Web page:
Justine is Peony’s best friend. They went through secondary school together and were comically ill-matched, my daughter a rather jolly, sporty, strong kind of girl, and Justine moribund. Sallow. One of those very internal types.
Justine’s parents are artists – suspiciously wealthy ones – and they live in the conservation area which already pissed me off about them, given that artists should surely be scratching a living. Anyway, they are glamorous and well-connected and their only daughter, also an artist, moves in quite different circles to my more sensible girl.
By all accounts she’s not half bad as an artist. Her medium is grass, which she uses to great effect, I believe. There’s unquestionable talent there. She went to art school on and off and lives in town now in a flat which her parents bought specifically for her.
My Peony did the right thing in going up North to university and I thought that mixing with real people might cure her of that rather strenuous friendship but nothing of the sort happened. She and Justine remained stubbornly devoted to each other and for the life of me I can’t see what bonds them together.
Now here’s the thing I didn’t know and here’s the way I found it out.
Two days ago on a day as beautiful and mellow and golden as this one (though I can’t quite appreciate its beauty at the moment and I think you’ll forgive me for that), I tapped on Peony’s bedroom door and called in that we should take Ken for a walk and make the most of the September warmth. She’d been out all morning and had come home while I was in the garden and I’d only known about her presence when her radio went on and the clapping proceeded. A lot of clapping. I’d never heard her clapping so much. And every now and again she’d sing out: “Cos I’m happy!” or “Ha-ppy, ha-ppy, ha-ppy.”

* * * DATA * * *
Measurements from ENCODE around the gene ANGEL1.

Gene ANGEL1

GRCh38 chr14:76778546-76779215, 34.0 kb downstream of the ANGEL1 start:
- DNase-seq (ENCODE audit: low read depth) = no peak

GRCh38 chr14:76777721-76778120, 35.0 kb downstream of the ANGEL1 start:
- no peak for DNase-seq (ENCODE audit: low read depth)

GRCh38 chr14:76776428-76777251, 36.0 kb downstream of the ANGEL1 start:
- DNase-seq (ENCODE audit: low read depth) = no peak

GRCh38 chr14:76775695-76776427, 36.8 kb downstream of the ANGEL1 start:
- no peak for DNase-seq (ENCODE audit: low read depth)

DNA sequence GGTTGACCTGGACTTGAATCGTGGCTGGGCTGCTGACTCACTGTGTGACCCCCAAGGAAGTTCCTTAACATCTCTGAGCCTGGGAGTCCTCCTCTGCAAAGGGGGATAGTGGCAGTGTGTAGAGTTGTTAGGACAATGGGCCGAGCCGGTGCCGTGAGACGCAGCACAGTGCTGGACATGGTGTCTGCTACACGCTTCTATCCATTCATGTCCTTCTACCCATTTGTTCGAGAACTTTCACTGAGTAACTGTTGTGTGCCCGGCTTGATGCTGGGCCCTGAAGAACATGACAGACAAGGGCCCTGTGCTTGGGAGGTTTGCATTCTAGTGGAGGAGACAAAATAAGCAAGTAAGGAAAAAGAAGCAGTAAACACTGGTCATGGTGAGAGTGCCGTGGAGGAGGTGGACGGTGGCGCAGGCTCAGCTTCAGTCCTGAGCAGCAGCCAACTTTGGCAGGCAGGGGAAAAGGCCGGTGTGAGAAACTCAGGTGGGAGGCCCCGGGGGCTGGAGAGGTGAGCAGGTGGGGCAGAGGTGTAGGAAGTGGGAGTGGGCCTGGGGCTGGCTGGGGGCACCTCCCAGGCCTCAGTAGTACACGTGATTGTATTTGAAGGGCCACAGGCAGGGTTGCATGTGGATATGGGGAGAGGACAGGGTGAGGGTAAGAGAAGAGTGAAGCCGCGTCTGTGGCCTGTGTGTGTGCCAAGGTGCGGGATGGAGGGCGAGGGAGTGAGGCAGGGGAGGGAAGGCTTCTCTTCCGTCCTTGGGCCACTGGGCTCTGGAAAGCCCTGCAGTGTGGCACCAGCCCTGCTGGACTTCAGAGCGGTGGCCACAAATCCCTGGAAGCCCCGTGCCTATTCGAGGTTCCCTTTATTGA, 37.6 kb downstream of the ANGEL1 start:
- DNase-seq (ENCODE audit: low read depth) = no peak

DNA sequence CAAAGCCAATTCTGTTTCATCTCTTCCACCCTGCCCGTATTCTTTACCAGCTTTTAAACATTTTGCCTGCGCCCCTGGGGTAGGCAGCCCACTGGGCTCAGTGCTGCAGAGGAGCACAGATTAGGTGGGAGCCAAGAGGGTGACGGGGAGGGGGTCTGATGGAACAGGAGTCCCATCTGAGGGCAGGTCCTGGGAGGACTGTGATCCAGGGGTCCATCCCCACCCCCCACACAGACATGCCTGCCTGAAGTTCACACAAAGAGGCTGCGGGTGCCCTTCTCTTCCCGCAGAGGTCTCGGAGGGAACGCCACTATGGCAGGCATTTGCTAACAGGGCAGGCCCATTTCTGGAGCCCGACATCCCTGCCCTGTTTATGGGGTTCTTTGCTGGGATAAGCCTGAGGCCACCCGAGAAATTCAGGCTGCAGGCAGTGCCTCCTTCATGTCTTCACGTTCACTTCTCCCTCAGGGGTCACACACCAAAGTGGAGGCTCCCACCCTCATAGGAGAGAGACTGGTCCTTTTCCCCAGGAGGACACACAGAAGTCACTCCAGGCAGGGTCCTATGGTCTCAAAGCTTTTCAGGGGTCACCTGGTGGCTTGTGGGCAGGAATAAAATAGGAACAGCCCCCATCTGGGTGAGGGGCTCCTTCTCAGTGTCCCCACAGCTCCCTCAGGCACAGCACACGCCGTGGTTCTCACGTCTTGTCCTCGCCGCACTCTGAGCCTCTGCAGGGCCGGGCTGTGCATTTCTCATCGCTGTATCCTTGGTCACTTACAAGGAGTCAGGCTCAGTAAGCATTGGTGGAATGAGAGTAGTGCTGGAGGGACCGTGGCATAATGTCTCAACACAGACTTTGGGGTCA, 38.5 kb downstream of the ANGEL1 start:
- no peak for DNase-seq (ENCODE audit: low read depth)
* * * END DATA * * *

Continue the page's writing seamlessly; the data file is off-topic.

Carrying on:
The door opened at once and her lovely round face appeared at the crack and though her expression seemed weary, she managed to smile.
“Right ho, Mum. Good idea,” she beamed. “Might I just fetch something first?”
I assumed she meant a cardigan.
“You won’t be needing one, darling,” I called and craned my neck to see inside her room.
I can’t go on right now. I’m all overwrought again. Wait a bit, would you.
Oh it wasn’t a cardigan!